For many people, financial peril is only one small emergency away. Job loss, reduction in hours, divorce or medical bills can quickly upset a delicate financial balance. Most often, individuals will continue to fight against the mounting debt to work through their problems. Unfortunately, once they have reached this difficult stage, it is hard to recover.
Both Chapter 7 and Chapter 13 bankruptcy are designed to help individuals eliminate unsecured debt and move toward a more stable financial future. While these debts mean different things to different people, in broad terms they likely represent credit card bills, personal loans and medical bills. Certain other debt might be addressed in different ways. Debt such as a home mortgage or vehicle loans are generally referred to as secured debt that will not be eliminated or discharged in a bankruptcy. Other debt such as IRS debt or student loans fall into their own unique categories to be thoroughly examined through the bankruptcy process.
Is a student loan secured or unsecured debt?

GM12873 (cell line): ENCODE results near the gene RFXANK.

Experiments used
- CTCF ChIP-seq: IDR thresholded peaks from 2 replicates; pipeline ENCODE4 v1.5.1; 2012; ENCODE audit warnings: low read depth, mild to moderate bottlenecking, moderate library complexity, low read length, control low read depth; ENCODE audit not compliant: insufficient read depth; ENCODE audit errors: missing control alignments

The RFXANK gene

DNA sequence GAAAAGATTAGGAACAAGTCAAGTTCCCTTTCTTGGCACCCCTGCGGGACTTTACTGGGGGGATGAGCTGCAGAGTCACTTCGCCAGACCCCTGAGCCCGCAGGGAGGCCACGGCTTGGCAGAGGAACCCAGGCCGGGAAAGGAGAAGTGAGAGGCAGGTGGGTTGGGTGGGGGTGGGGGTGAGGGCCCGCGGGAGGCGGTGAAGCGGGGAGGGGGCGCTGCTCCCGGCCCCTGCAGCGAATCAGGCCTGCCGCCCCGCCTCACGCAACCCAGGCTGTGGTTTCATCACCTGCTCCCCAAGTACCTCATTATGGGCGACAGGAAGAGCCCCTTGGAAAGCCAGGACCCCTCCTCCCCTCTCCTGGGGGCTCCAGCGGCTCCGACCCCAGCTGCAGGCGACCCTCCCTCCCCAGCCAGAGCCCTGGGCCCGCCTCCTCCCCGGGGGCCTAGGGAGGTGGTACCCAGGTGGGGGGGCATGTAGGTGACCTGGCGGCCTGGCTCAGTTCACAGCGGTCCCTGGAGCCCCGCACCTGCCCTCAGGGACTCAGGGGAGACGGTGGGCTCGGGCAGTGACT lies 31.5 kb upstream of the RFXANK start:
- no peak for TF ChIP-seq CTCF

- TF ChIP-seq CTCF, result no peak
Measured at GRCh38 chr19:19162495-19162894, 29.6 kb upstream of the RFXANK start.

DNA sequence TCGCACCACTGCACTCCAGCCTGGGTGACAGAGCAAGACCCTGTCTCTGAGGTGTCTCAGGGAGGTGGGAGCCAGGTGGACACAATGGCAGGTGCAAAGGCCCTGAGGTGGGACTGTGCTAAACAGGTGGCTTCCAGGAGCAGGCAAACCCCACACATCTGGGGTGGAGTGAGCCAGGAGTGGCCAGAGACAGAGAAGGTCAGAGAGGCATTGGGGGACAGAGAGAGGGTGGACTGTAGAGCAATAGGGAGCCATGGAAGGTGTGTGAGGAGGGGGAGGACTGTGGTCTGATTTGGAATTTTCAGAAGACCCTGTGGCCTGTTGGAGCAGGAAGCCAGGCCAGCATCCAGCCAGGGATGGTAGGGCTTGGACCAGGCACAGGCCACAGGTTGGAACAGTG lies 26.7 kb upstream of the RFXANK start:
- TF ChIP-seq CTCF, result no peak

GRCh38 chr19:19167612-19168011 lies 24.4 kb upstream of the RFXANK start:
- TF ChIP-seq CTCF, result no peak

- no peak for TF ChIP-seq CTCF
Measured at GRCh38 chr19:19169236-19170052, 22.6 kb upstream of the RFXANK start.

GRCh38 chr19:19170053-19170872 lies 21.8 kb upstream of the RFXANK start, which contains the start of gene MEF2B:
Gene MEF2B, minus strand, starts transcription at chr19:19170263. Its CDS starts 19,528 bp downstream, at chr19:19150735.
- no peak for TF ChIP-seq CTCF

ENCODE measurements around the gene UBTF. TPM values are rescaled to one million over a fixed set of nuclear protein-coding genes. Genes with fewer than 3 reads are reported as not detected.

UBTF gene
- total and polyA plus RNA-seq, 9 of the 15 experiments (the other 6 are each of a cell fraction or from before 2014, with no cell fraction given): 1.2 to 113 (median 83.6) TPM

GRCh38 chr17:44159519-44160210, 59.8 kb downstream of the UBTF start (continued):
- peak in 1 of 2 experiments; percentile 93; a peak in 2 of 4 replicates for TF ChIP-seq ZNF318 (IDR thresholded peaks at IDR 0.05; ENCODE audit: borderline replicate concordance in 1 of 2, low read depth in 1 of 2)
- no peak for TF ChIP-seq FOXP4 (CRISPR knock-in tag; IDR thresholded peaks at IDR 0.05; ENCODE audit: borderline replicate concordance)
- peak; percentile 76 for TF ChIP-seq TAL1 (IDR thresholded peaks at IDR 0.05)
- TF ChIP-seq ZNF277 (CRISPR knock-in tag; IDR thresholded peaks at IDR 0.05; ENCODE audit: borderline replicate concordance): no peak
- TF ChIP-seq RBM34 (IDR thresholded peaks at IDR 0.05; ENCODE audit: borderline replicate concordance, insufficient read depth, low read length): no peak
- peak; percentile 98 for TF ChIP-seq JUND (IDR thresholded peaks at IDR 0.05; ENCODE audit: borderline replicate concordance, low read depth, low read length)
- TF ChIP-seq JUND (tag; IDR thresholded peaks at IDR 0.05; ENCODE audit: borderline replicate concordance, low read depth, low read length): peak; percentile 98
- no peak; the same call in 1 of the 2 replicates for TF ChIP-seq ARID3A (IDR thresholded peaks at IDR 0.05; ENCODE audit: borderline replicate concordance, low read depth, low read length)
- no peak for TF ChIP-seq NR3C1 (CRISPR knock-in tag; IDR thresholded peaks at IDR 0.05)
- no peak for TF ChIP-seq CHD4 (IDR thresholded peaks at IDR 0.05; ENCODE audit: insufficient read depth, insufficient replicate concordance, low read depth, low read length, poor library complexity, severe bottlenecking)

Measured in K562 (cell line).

While there is no direct collateral, student loans are more similar to secured debt than unsecured debt. In short, the student loan debt is not likely to be discharged through a bankruptcy. It is not impossible to discharge a student loan, but the process is challenging and includes steep eligibility requirements. Primarily, the individual must prove that the loans cause an “undue hardship” on the borrower or the borrower’s dependents.
Unfortunately, the Bankruptcy Code does not clearly define what qualifies as “undue hardship” so there is no checklist, no goals and no metrics. Individuals must present the strongest case possible to the bankruptcy court for a chance at discharging student loans through the process.
For questions about your specific financial matter, it is wise to seek the guidance of an experienced legal professional.